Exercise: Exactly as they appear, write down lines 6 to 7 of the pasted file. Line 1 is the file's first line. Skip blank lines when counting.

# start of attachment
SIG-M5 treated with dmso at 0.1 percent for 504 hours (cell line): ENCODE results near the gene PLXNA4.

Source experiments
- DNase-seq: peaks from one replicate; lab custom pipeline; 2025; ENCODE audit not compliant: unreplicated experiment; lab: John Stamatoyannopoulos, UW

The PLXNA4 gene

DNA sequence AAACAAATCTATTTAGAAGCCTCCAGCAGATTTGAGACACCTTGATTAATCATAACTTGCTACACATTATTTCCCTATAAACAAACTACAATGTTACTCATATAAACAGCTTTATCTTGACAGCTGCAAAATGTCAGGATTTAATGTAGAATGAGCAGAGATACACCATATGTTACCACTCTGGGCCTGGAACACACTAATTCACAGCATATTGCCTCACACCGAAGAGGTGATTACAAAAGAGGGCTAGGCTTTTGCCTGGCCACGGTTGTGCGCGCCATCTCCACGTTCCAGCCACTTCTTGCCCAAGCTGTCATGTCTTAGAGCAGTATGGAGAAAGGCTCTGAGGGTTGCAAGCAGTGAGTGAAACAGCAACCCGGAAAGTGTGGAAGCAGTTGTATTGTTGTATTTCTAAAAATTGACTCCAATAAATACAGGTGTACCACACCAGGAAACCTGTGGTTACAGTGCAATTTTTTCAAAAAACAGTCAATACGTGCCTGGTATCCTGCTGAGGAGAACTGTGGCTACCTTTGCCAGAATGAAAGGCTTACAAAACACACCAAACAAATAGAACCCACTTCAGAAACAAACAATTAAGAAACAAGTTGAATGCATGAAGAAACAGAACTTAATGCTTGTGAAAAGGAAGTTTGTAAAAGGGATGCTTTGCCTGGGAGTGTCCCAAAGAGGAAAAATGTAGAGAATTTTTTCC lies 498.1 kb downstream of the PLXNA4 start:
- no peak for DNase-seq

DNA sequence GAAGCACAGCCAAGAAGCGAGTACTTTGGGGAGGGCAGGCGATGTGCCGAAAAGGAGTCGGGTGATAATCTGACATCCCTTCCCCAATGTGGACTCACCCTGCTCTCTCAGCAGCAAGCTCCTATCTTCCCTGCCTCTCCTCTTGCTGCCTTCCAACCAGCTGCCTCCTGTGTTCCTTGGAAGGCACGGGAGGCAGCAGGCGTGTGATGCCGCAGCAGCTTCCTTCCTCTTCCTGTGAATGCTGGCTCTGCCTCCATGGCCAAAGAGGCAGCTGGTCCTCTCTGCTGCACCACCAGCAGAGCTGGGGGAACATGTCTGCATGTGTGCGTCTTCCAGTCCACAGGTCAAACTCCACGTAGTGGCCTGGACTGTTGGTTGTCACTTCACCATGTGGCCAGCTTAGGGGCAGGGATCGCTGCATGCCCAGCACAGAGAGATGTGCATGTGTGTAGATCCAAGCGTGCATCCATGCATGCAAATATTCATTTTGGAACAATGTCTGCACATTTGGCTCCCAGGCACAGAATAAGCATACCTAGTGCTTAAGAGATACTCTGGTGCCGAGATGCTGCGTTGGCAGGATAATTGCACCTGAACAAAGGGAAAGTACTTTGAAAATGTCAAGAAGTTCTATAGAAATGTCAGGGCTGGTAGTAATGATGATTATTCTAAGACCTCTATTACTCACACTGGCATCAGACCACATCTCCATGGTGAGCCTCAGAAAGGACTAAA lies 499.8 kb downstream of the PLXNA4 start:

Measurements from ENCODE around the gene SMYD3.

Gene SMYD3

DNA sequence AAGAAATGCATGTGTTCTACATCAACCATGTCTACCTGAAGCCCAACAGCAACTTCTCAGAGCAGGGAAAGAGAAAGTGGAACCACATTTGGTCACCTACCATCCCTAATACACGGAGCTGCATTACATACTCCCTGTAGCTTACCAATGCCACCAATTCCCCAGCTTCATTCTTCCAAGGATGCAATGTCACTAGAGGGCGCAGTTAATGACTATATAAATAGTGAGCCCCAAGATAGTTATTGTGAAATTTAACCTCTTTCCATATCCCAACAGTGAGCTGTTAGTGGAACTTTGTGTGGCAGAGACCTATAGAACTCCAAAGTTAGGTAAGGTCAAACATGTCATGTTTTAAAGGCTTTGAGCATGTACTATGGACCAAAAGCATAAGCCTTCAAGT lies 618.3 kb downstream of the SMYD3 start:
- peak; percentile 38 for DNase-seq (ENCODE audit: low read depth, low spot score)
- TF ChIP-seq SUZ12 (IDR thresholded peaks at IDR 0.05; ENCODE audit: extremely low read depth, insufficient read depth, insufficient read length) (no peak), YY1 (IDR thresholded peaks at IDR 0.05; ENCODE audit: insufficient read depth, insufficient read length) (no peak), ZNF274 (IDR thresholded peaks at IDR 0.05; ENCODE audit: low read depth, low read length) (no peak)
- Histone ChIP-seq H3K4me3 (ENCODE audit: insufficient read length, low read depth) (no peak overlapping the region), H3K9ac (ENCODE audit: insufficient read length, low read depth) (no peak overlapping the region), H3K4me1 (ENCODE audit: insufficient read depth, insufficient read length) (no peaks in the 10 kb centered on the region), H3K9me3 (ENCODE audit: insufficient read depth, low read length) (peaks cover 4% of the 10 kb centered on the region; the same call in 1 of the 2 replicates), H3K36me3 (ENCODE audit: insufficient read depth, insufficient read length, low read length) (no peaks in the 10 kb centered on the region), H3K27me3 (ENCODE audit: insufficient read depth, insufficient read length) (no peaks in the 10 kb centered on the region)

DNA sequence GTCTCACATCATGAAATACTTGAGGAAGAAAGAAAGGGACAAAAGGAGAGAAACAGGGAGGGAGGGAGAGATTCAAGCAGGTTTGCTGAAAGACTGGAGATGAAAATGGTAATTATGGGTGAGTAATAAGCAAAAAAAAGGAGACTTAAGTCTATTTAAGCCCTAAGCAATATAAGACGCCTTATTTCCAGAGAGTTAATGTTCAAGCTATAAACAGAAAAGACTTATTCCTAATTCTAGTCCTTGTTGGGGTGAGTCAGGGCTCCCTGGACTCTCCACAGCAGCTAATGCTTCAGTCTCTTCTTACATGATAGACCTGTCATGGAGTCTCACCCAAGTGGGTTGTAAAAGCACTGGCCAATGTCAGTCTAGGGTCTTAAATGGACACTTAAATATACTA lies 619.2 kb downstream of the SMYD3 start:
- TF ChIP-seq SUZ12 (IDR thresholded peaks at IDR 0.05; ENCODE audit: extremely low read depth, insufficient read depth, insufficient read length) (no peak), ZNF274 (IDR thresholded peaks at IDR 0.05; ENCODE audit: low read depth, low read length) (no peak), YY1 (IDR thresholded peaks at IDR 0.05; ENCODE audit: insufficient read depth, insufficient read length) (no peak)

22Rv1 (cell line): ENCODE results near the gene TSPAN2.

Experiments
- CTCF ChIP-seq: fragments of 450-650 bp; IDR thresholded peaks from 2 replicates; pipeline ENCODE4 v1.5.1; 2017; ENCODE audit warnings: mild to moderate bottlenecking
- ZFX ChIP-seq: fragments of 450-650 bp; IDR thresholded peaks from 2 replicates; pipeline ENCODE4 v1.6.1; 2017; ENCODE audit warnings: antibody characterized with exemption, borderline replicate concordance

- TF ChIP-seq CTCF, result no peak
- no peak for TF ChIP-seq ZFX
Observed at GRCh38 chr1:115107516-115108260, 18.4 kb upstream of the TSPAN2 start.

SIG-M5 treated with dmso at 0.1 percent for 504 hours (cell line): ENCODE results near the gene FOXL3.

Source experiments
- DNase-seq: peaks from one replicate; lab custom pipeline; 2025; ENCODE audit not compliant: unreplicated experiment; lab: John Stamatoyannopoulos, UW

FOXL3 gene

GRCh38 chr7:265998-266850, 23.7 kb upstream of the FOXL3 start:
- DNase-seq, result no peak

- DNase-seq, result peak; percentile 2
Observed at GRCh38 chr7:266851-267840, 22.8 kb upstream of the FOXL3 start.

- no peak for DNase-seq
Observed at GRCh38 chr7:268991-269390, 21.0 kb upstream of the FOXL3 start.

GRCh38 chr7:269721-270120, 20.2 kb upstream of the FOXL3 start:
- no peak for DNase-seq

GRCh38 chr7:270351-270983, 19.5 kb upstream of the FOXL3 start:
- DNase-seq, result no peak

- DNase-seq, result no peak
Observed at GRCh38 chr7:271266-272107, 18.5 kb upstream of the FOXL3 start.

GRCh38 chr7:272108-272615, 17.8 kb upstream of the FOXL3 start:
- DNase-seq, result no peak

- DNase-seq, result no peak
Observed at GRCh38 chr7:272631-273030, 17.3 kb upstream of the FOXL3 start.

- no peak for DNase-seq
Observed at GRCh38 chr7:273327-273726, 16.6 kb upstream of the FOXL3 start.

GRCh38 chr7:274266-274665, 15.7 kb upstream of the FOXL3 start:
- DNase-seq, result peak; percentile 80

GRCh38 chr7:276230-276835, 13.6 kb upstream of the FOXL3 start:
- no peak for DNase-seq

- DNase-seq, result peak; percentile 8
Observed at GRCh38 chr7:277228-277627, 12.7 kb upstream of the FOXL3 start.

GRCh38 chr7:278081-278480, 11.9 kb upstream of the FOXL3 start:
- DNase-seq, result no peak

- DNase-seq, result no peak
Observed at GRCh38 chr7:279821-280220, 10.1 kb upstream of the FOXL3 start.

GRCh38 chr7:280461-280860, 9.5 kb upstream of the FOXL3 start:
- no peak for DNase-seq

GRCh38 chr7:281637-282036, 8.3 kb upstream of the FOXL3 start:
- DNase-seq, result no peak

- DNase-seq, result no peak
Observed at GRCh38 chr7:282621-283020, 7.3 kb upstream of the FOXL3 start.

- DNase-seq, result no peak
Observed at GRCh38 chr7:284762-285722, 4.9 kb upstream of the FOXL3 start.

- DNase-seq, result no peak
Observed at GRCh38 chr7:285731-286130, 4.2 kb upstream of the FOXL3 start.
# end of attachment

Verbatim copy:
- no peak for DNase-seq

DNA sequence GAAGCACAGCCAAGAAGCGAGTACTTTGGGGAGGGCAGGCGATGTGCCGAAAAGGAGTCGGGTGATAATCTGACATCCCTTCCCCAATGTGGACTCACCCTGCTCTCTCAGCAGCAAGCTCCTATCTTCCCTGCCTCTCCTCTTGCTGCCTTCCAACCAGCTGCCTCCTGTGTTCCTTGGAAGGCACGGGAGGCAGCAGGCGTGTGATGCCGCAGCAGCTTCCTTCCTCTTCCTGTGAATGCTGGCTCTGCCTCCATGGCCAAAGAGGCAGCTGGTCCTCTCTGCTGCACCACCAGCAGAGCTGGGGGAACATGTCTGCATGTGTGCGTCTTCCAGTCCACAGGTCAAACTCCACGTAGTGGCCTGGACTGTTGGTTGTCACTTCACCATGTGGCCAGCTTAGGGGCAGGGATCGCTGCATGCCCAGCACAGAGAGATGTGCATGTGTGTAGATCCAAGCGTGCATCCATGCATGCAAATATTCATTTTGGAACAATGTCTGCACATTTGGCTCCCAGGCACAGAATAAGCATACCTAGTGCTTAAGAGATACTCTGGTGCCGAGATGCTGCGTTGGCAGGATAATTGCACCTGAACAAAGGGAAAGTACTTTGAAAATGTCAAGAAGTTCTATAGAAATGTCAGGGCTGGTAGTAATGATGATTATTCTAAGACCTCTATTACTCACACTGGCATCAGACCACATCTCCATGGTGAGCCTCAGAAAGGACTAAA lies 499.8 kb downstream of the PLXNA4 start: